It is not unprecedented for Kansas City’s style of offense to use all four receiver positions. In 2016, the Chiefs had four guys on the outside get at least 50 targets and likely would’ve gotten close to that again in 2017 if Conley hadn’t gotten injured in the team’s fifth game. The opportunities will be there for White, if he earns them.

Of course, the Bears aren’t handing anything to White either.

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Across The Middle: 2018 NFL Mock Draft

| April 25th, 2018

I don’t remember ever being so confused before a draft.

It used to be — back when men were men and beat writers smoked four packs a day — that we’d have some sort of idea at least how the top five would go. We’d have a few surprises but they’d be minor. This year, the Cleveland Browns could blow everything up by taking the quarterback nobody thinks they should. If that happens, the Giants could take another quarterback, then the Jets another and, who knows what could happen with the fourth pick?

The only thing we do know is to expect the unexpected. Everything is on the table. Here’s how I think it might play out, Warning: I didn’t spend too much time on it.

1. Cleveland Browns: Sam Darnold, QB,  USC

I think Darnold has been the guy for months, but the NFL wants them to keep everyone guessing up until draft day.

2. New York Giants: Saquon Barkley, RB, Penn St.

Pretty much every old school scout says Barkley is the best player in the draft. The Giants are run by an old school scout. I think they’d take Darnold if he were available but aren’t enamored with the rest of the quarterbacks.

3. New York Jets: Baker Mayfield, QB, Oklahoma

This has been the buzz for about a month. In my opinion, Mayfield is the best quarterback in the draft this year and they’ll sell him as the second coming of Broadway Joe.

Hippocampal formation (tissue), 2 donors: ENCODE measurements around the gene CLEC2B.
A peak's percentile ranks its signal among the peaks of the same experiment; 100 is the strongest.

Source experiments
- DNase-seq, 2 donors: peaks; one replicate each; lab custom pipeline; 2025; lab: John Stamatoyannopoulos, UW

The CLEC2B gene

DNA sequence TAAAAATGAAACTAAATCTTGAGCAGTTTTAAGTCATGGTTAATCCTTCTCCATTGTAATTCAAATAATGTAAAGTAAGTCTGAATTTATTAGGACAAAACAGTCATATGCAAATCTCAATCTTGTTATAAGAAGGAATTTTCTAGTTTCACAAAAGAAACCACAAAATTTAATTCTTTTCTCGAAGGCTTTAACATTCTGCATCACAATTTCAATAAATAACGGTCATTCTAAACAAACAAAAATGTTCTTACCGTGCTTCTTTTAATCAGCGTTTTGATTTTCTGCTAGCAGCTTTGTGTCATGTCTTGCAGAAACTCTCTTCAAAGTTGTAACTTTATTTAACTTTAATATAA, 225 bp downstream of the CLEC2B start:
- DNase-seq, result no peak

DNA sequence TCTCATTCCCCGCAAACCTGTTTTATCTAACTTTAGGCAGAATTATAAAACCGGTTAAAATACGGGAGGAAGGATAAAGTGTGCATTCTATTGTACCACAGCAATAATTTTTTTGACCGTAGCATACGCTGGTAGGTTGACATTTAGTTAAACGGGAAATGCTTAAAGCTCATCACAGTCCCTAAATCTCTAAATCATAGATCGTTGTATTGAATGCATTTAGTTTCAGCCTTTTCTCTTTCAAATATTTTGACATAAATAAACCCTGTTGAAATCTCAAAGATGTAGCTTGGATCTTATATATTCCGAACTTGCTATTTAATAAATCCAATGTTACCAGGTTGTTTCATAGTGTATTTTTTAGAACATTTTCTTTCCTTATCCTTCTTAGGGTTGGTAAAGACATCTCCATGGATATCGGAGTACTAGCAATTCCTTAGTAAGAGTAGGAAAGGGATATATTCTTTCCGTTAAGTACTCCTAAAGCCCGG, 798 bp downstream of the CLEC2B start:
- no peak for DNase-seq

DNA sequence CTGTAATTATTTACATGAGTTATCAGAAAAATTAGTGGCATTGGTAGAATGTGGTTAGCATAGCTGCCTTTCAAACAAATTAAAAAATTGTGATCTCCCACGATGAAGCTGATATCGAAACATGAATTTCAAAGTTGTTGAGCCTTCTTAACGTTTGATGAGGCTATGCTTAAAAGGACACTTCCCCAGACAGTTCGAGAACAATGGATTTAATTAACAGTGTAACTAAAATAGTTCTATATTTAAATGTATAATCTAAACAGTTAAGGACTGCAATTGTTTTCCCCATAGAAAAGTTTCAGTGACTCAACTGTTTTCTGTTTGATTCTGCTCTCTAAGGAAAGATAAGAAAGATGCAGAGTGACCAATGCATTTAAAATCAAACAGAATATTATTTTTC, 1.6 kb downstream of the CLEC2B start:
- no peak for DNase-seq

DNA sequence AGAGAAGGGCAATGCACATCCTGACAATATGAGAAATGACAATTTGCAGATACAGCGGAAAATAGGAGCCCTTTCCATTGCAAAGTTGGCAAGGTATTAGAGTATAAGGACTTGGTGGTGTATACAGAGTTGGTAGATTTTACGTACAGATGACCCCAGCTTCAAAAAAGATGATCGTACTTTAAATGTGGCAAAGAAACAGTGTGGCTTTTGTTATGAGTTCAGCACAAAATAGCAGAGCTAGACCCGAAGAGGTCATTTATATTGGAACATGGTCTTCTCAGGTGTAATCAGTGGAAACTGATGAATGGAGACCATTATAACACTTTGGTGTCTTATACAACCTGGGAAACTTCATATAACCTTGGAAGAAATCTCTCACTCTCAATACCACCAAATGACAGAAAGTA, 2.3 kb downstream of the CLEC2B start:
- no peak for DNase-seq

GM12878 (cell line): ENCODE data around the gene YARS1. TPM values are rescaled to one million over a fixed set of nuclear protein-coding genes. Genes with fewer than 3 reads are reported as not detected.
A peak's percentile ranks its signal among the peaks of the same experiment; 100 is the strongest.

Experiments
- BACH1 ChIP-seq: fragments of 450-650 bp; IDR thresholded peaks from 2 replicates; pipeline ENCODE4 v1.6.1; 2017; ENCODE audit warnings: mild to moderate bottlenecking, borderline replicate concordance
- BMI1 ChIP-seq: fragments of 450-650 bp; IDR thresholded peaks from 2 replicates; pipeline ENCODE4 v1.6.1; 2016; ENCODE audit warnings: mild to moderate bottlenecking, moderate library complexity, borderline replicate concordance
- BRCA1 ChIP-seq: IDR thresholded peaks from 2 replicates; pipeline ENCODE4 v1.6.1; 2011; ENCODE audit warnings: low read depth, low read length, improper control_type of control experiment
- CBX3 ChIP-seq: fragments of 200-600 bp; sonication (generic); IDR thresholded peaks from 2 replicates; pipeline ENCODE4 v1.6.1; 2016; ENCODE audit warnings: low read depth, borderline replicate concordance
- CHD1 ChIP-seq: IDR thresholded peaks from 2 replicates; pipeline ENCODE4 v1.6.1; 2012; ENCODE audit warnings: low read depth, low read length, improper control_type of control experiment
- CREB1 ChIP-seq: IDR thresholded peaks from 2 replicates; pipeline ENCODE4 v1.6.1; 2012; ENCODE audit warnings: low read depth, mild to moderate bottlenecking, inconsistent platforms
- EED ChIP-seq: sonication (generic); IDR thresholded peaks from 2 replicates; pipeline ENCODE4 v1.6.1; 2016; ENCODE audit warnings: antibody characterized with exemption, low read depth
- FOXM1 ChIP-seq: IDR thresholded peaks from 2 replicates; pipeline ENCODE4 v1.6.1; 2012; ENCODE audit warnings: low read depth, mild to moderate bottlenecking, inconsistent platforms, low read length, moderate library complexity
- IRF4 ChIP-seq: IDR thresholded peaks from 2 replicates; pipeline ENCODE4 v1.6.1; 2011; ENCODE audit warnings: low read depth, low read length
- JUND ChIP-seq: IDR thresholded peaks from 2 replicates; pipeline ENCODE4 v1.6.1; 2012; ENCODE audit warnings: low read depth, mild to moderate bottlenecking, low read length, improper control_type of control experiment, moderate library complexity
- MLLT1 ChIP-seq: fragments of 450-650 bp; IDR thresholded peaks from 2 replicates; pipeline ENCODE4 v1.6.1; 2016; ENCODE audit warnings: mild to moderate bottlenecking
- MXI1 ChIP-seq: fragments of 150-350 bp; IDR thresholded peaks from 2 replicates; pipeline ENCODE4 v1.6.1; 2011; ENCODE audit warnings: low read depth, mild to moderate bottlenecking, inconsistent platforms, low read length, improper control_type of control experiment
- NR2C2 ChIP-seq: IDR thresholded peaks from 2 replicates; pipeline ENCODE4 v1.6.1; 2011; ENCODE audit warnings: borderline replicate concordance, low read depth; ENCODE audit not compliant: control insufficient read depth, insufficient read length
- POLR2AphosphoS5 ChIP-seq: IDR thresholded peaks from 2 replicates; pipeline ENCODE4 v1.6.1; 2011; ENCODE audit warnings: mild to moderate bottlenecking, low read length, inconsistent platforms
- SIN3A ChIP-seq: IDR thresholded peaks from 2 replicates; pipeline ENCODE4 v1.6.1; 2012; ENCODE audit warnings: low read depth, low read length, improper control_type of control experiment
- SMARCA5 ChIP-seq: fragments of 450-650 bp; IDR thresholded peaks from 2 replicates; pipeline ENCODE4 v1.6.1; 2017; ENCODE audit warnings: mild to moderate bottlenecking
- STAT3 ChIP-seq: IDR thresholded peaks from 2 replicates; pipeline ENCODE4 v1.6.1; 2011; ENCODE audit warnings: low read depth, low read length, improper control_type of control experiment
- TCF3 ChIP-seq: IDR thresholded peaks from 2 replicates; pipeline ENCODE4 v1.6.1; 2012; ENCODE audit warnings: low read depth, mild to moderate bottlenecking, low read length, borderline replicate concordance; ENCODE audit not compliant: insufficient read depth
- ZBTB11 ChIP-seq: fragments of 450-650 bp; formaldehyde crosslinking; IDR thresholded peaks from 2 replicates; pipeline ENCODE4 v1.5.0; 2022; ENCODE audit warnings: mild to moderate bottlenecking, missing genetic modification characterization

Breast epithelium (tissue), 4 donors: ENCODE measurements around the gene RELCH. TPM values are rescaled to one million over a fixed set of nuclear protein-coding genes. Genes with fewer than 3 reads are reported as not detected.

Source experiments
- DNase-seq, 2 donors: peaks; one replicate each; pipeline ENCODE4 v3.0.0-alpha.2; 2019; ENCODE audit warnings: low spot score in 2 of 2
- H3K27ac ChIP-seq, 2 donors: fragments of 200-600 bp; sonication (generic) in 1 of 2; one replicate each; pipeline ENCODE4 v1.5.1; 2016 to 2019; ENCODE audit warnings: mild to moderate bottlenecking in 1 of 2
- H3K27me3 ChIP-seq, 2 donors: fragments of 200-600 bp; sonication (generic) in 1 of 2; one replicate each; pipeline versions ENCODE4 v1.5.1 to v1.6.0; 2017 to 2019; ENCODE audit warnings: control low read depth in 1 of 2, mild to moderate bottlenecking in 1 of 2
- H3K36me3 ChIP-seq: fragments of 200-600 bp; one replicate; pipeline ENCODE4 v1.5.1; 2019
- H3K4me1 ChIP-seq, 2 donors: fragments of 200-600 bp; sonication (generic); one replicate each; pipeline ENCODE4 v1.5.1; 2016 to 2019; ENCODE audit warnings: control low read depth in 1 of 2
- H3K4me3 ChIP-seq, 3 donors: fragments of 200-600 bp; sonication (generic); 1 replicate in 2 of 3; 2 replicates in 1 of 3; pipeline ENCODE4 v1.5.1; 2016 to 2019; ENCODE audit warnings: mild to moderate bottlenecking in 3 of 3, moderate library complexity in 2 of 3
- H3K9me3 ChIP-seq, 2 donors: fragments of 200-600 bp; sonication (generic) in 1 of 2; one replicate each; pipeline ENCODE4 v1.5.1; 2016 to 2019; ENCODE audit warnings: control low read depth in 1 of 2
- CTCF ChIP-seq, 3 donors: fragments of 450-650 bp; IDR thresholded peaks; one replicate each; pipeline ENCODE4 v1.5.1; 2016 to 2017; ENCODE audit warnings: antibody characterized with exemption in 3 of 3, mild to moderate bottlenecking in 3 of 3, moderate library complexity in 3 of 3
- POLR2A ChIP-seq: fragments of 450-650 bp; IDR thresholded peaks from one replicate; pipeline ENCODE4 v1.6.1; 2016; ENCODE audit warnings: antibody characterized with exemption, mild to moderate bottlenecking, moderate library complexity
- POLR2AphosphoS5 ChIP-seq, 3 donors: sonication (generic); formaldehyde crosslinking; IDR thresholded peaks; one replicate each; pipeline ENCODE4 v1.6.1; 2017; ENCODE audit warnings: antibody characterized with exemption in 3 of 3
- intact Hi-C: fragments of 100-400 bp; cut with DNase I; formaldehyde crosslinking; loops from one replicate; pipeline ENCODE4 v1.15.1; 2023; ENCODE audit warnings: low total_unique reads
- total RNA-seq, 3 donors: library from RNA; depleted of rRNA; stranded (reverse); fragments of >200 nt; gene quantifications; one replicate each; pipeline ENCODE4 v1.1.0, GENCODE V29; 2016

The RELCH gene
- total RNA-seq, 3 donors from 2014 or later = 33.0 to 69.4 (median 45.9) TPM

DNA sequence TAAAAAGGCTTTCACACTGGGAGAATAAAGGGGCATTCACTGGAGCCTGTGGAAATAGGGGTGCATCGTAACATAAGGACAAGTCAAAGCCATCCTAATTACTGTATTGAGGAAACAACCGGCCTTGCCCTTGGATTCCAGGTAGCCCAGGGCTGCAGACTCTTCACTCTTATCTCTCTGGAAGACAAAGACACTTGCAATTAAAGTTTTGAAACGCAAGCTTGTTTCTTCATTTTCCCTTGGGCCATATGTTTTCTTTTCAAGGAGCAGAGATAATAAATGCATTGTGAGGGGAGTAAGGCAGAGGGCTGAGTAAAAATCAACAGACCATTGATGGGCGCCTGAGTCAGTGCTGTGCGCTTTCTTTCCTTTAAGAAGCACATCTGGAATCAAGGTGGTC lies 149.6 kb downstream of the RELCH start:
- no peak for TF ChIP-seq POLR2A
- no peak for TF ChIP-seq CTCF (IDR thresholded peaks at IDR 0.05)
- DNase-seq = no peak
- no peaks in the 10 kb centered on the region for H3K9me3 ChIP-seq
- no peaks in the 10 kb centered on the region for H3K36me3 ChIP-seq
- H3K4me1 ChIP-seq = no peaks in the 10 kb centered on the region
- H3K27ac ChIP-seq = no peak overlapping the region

4. Cleveland Browns: Denzel Ward, CB, Ohio St.

The first big surprise, I guess, but their interest in Ward was rumored a couple of months ago before everything went quiet. Ward really is a top-level cornerback prospect and those guys tend to go very high.

5. Denver Broncos: Bradley Chubb, Edge, NC State

Chubb is going to be a good player from Day One. I don’t think he’s ever going to be a premier pass rusher, but I do think he’s going to be terrific against the run and at least adequate at taking down quarterbacks. Don’t be surprised if the Bears moved up to this spot if the draft falls this way.

6. Indianapolis Colts: Quenton Nelson, G, Notre Dame

There is a lot of buzz about Roquan Smith being the pick here, but I think that’s Chris Ballard intentionally leaking information. I think Nelson is their guy but they don’t want to risk a team moving ahead of them to take him. They have to protect Andrew Luck at some point, right?

7. Buffalo Bills: Josh Allen, QB, Wyoming

I think this is the first prime trade-up spot for teams. The Bills can move from 12 to 7 without giving up their second first round pick. The other teams possibly pondering a quarterback would have a hard time getting the ammunition to move much higher than this.

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Across The Middle: Bears Big Board 2.0

| April 18th, 2018

I consider myself the top Ryan Paceologist on the Bears writer landscape. My resume:

Trying to figure out who they’re targeting in the 2018 draft has me stumped. I came to the three conclusions above by looking at all of the evidence I could find and asking what made the most sense.

Picking eighth, the Bears surely aren’t going to be able to get the player they surely want and need most, edge Bradley Chubb. One must also operate under the assumption that running back Saquon Barkley will be gone.

There seems to be a good chance that four quarterbacks go within the first seven picks, but if they don’t, the top guys on this list might be gone. It’s also possible that the Bears trade back, which is why the list is more than eight players deep.

There are some good players that are going to be available. The problem I’m having is that I can construct a really strong argument against all of the top candidates. Still, one sticks out as the most likely simply because it makes the most sense.

The list:

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Across The Middle: Be Prepared To Be Surprised (With an Emphasis on Denzel Ward)

| April 11th, 2018

In 2016, outside linebacker was considered a strength for the Bears after Lamarr Houston, Willie Young and Pernell McPhee combined for 20.5 sacks. Ryan Pace drafted Leonard Floyd in the first round.

In 2017, the Bears overpaid Mike Glennon and raved about his upside (“fired up”). They signed Mark Sanchez as a competent backup. Ryan Pace drafted Mitch Trubisky.

Those moves weren’t about value dropping to them. They weren’t about “best player available”. In both instances, Pace traded up for the player and surprised many by drafting what wasn’t considered a need.

The lesson is clear. How the Bears identify their needs is not necessarily how the media and fans identify them. And it isn’t just the first round.